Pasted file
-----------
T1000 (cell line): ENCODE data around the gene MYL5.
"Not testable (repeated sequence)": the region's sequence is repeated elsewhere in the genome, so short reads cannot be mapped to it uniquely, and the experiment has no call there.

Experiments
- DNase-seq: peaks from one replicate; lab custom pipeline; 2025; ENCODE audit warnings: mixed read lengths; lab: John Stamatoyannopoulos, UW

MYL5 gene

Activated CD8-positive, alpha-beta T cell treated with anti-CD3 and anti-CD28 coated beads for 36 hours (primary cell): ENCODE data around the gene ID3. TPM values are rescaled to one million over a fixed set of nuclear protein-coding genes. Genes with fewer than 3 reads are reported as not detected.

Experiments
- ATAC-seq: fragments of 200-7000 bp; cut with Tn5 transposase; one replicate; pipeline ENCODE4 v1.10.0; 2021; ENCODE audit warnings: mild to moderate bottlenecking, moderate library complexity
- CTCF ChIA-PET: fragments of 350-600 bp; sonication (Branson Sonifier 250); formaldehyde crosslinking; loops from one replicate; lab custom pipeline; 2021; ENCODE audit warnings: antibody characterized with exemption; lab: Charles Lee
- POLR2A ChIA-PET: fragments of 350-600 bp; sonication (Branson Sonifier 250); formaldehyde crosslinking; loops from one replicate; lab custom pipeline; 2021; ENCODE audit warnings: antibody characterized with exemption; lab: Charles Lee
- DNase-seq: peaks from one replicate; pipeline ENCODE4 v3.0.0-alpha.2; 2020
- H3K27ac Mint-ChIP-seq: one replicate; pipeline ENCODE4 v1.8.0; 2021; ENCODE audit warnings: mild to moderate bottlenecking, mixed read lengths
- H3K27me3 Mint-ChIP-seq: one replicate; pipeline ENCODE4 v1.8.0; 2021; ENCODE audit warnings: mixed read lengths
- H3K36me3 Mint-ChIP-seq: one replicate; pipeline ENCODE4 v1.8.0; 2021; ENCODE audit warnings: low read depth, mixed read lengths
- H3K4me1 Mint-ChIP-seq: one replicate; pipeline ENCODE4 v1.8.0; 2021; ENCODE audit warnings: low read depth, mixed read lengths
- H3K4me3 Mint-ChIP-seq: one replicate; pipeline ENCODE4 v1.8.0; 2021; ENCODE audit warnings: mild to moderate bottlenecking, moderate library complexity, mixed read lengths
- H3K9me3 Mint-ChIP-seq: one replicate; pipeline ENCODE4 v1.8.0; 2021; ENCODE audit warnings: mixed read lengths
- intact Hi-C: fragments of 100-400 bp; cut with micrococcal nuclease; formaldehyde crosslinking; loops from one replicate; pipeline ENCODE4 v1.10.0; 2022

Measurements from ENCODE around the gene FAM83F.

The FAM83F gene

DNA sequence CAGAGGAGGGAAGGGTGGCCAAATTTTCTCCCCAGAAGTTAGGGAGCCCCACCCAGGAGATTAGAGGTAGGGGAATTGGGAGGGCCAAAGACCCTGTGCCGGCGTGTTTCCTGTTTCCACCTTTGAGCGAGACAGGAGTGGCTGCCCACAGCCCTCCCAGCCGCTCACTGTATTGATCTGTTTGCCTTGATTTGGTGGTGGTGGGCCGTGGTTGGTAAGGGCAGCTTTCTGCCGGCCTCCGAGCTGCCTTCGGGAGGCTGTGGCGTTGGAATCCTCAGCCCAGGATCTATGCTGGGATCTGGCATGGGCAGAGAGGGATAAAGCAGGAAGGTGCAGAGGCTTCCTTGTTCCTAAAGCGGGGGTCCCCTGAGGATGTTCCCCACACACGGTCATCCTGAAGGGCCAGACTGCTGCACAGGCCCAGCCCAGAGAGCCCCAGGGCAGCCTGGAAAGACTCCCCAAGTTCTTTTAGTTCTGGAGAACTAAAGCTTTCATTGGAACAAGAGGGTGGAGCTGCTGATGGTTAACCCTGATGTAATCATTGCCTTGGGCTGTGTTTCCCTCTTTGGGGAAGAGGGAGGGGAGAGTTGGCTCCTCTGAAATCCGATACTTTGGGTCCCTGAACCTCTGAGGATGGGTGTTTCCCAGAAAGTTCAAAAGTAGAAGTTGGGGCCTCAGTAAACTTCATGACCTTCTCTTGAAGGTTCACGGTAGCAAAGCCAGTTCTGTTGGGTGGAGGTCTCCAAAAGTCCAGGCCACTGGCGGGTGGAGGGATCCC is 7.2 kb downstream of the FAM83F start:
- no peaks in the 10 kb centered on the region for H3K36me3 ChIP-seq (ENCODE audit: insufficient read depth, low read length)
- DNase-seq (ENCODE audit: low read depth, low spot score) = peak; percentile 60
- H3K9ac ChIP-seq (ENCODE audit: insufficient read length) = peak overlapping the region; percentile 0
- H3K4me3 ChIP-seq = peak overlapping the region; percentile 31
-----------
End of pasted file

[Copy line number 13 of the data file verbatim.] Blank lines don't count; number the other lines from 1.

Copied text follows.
- H3K27me3 Mint-ChIP-seq: one replicate; pipeline ENCODE4 v1.8.0; 2021; ENCODE audit warnings: mixed read lengths